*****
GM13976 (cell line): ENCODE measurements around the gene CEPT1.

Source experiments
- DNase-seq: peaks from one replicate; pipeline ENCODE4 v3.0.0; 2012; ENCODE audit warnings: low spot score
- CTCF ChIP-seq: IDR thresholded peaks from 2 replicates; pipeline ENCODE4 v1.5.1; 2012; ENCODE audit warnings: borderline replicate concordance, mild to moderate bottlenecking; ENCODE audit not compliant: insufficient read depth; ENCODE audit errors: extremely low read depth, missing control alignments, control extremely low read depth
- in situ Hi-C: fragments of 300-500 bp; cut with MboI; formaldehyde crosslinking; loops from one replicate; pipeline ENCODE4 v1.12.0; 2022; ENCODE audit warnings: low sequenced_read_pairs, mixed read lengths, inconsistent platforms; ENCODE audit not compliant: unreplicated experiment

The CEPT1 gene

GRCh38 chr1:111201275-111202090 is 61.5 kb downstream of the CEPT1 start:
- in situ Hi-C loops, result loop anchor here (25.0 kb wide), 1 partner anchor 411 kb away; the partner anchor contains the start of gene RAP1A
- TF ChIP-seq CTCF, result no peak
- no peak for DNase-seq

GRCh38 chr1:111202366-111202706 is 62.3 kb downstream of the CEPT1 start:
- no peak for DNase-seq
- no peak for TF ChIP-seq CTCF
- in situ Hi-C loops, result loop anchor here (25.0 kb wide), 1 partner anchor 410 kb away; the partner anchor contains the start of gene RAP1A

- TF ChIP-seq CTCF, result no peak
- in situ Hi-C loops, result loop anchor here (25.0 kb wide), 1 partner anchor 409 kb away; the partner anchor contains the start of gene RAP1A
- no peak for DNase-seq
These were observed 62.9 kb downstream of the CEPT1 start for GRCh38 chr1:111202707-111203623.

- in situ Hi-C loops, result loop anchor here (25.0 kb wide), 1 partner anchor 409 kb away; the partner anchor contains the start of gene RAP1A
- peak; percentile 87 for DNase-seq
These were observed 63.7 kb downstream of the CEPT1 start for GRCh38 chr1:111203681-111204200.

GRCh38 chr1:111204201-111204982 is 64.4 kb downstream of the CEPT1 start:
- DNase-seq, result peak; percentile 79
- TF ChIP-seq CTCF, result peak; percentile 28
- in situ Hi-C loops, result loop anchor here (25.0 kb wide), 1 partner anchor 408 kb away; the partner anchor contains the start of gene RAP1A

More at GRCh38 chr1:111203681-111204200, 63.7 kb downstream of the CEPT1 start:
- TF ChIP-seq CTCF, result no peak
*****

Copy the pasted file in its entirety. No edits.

GM13976 (cell line): ENCODE measurements around the gene CEPT1.

Source experiments
- DNase-seq: peaks from one replicate; pipeline ENCODE4 v3.0.0; 2012; ENCODE audit warnings: low spot score
- CTCF ChIP-seq: IDR thresholded peaks from 2 replicates; pipeline ENCODE4 v1.5.1; 2012; ENCODE audit warnings: borderline replicate concordance, mild to moderate bottlenecking; ENCODE audit not compliant: insufficient read depth; ENCODE audit errors: extremely low read depth, missing control alignments, control extremely low read depth
- in situ Hi-C: fragments of 300-500 bp; cut with MboI; formaldehyde crosslinking; loops from one replicate; pipeline ENCODE4 v1.12.0; 2022; ENCODE audit warnings: low sequenced_read_pairs, mixed read lengths, inconsistent platforms; ENCODE audit not compliant: unreplicated experiment

The CEPT1 gene

GRCh38 chr1:111201275-111202090 is 61.5 kb downstream of the CEPT1 start:
- in situ Hi-C loops, result loop anchor here (25.0 kb wide), 1 partner anchor 411 kb away; the partner anchor contains the start of gene RAP1A
- TF ChIP-seq CTCF, result no peak
- no peak for DNase-seq

GRCh38 chr1:111202366-111202706 is 62.3 kb downstream of the CEPT1 start:
- no peak for DNase-seq
- no peak for TF ChIP-seq CTCF
- in situ Hi-C loops, result loop anchor here (25.0 kb wide), 1 partner anchor 410 kb away; the partner anchor contains the start of gene RAP1A

- TF ChIP-seq CTCF, result no peak
- in situ Hi-C loops, result loop anchor here (25.0 kb wide), 1 partner anchor 409 kb away; the partner anchor contains the start of gene RAP1A
- no peak for DNase-seq
These were observed 62.9 kb downstream of the CEPT1 start for GRCh38 chr1:111202707-111203623.

- in situ Hi-C loops, result loop anchor here (25.0 kb wide), 1 partner anchor 409 kb away; the partner anchor contains the start of gene RAP1A
- peak; percentile 87 for DNase-seq
These were observed 63.7 kb downstream of the CEPT1 start for GRCh38 chr1:111203681-111204200.

GRCh38 chr1:111204201-111204982 is 64.4 kb downstream of the CEPT1 start:
- DNase-seq, result peak; percentile 79
- TF ChIP-seq CTCF, result peak; percentile 28
- in situ Hi-C loops, result loop anchor here (25.0 kb wide), 1 partner anchor 408 kb away; the partner anchor contains the start of gene RAP1A

More at GRCh38 chr1:111203681-111204200, 63.7 kb downstream of the CEPT1 start:
- TF ChIP-seq CTCF, result no peak